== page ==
If Jurgen Klinsmann didn't exist, no one would make him up. A footballer who speaks four languages fluently? You must be joking. One of the world's best-known players, yet he has no agent and doesn't charge for interviews?
Pull the other. Drives a 1967 Beetle and gives money to Greenpeace? Give over. Has no laddish tendencies, is pleasant to everyone, and is so nice he makes Gary Lineker look two-faced? Wash your mouth out. So what is he, then?
Some sort of saint?
Perhaps the most surprising thing is that three months ago he chose Tottenham. Fresh from the World Cup with Germany, where he scored five goals, he could have gone anywhere. No need to go into Spurs' present problems. Let's just say they haven't exactly got mega pulling power.
They were amazed in Germany that one of their stars should end up in England, of all places, a country which didn't even make the World Cup. They were amazed in England that a blond German should opt for a club with a strong Jewish tradition. Rival fans turned up to jeer at his first match, wearing scuba diving masks and humming the Dambusters theme. (Very complicated, this joke, but it refers to his perceived habit of 'diving', ie feigning death when tackled.) That has now stopped, thanks to his own good-humoured responses, such as asking at his first press conference where the nearest diving school was, and thanks to his continued good form, scoring goals galore, entertaining crowds all over the country and practically doubling Spurs' shares and shirt sales. He's this season's hero, admired by small boys everywhere and their mums, a perfect example of the fair-playing, good-living sportsman England once gave to the world; now we have to import them. He even talks about the other 'chaps' in the team, which is not due to some dated language manual but was probably picked up from his manager, Ossie Ardiles, another of nature's Englishmen, this time from Argentina.
A rainy day at Spurs' Mill Hill training ground. Girls and boys bunking off, hoping for autographs. Old men with dogs, getting a free show. Sponsors waiting with contracts. Youth players waiting for life to move on and make them famous. TV people from several nations, waiting for Jurgen. First to grab him was Ian St John and an ITV crew, working on a series for young boys about football skills. 'You probably speak better English than me, ha ha,' said The Saint in his broad Scottish. The director couldn't get over the fact that Jurgen wasn't asking for one penny, yet he'd agreed to a half-hour interview, passing on his wisdom on how to head the ball, turn, trap, volley and shoot. Jurgen got the idea at once, giving his replies in perfect sentences and clear English, apart from some 'v's coming out as 'w's so that volley sounded like wally. 'It is fun, hitting wallies.' How true.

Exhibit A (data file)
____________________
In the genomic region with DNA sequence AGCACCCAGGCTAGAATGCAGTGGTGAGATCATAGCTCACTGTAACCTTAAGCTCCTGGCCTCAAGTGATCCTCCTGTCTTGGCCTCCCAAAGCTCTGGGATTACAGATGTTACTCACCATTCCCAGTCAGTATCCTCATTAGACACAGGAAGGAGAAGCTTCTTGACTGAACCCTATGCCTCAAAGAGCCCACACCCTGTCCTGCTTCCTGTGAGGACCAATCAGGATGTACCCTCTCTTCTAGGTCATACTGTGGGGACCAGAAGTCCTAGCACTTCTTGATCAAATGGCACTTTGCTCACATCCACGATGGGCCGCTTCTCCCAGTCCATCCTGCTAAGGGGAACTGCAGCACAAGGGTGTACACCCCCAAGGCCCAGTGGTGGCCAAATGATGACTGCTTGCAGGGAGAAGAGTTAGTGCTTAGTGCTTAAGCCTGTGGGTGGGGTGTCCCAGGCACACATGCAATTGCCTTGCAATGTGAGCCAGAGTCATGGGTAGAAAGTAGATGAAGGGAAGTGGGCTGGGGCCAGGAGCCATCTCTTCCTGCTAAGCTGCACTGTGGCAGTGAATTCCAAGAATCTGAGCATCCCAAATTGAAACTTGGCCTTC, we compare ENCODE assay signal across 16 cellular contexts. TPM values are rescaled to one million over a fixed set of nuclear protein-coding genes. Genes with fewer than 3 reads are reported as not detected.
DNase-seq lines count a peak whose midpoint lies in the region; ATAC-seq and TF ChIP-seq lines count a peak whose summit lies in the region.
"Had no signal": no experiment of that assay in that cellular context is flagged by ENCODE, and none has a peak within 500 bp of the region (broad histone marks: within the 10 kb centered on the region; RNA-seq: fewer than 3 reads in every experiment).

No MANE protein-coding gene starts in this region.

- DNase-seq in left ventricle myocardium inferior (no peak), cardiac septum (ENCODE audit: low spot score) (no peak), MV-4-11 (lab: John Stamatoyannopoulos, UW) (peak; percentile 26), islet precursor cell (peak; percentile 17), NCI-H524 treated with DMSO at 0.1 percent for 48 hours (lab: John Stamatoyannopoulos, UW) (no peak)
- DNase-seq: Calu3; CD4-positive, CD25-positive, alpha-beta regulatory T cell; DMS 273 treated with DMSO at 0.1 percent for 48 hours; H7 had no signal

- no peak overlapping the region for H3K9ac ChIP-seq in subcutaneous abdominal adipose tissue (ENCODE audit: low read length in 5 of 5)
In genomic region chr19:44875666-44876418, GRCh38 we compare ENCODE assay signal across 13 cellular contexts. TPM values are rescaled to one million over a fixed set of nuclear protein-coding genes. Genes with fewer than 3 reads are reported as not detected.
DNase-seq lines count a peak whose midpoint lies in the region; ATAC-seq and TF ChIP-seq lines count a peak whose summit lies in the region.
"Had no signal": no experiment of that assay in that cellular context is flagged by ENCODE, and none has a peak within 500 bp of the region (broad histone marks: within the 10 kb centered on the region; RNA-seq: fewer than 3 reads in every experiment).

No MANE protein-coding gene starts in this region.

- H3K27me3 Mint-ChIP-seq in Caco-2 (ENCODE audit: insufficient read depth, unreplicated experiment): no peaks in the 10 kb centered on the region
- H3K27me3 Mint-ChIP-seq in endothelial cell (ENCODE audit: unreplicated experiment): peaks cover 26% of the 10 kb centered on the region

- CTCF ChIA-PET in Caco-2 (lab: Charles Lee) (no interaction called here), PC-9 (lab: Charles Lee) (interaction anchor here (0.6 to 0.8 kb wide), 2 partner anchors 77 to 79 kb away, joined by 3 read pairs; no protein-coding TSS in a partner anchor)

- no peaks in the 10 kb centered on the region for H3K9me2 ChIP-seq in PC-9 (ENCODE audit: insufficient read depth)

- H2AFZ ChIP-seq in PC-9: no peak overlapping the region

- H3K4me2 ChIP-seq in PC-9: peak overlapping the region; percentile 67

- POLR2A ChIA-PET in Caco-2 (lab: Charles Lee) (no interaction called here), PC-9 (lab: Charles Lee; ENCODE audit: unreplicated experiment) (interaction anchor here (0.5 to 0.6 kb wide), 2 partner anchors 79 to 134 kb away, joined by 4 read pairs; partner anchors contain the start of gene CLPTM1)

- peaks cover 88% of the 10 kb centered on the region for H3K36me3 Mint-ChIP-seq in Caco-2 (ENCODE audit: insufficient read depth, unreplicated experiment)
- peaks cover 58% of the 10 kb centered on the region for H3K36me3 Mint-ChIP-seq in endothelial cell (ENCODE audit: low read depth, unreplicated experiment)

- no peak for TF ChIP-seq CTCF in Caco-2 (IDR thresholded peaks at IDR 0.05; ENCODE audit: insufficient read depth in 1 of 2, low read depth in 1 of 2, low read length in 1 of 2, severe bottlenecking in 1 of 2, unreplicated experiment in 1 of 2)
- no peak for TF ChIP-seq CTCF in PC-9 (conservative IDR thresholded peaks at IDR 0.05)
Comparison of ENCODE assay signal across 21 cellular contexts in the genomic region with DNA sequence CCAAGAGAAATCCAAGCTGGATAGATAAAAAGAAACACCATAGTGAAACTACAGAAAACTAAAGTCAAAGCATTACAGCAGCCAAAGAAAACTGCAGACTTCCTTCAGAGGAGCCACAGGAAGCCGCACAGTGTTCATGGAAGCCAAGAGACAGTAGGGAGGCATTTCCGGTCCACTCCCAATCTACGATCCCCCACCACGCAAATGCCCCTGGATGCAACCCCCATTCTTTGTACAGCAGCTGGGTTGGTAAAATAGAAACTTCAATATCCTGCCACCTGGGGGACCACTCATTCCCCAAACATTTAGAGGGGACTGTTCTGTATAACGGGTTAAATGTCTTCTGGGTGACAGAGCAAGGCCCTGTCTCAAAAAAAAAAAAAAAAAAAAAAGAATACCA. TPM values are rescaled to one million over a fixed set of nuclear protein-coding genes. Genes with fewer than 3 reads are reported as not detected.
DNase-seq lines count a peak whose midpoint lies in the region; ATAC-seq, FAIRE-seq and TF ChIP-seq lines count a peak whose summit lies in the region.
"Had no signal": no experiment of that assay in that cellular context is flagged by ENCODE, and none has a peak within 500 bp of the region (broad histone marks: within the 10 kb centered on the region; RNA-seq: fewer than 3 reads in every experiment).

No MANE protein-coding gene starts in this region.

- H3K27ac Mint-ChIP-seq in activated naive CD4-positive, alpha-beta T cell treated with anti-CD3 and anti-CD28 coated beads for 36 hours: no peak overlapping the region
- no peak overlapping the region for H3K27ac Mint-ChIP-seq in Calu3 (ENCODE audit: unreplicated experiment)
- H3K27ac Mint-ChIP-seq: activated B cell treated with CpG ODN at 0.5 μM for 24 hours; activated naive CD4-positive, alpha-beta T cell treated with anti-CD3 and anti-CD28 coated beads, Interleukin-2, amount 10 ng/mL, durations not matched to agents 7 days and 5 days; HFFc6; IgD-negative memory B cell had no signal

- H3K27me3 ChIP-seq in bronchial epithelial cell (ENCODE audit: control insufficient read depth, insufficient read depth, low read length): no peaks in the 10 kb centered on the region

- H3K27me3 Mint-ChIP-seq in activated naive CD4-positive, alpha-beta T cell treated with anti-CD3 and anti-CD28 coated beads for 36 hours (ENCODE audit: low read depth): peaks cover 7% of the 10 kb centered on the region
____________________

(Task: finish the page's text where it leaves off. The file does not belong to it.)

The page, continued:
He gave a long answer to one question about boyhood heroes. Did he have any?
Yes, but he changed them every day, giving his nicest smile. Which ones exactly?, they said, hoping for a neat list. He then started musing philosophically on heroes, about how bad it is to follow people slavishly, how you can abdicate your own responsibilities, look what happens in politics. I bet they don't use any of that.
He is aged 30, even thinner off the pitch than on, nice public school hair, a winning smile but a rather pasty complexion. He comes from Stuttgart where his father has a little bakery business - mum on the front counter, dad in the back, baking away. He has three brothers, one of whom was a good runner, but there are no professional footballers in the family.
At eight or nine he realised he had football gifts - at least, people told him he had, before he himself was aware of it. He left middle school at 16 when a local club, Stuttgart Kickers, then in the second division, offered him professional forms. Any regrets? 'I suppose I could have stayed on and gone to university. A lot of my friends did. I missed out on student life but I have had other experiences they have not had. I did continue at college for two years after I became a footballer, and got a diploma in baking. It was an insurance policy and to please my father.'
At 18, he went to Florida, playing for Stuttgart, and liked it so much he went back on holiday, travelling round on his own. He had several other vacations, touring the States and across Southern Africa. That was really how he learnt his English, forcing himself into situations where he had to speak it.
We'll skip his German football career, his 65 caps, Player of the Year in 1988, World Cup winner in 1990, and jump to Internazionale, of Milan, his first foreign team. 'The money was one attraction. In 1989, they offered me three times what I was getting in Germany. It meant I could be financially secure for life. The other reason was the challenge to learn a new language and understand another mentality.'
He doesn't think he is particularly gifted as a linguist. The club provided a tutor, then it was just a matter of application, sitting down and studying. Most Germans who go abroad do learn the language, he says. Unlike most Brits? He wouldn't comment on that. Such a diplomat.
The Italian mentality was a bit of a shock. 'I am used as a German to being organised, always arriving on time, but in Italy I had to become very tolerant. Something goes wrong in my kitchen, so I ring a workman, who says he'll come at three tomorrow, but he never does and I get very upset, not understanding what is going on. In the end, Italy taught me to be tolerant of other people. That was good for me.'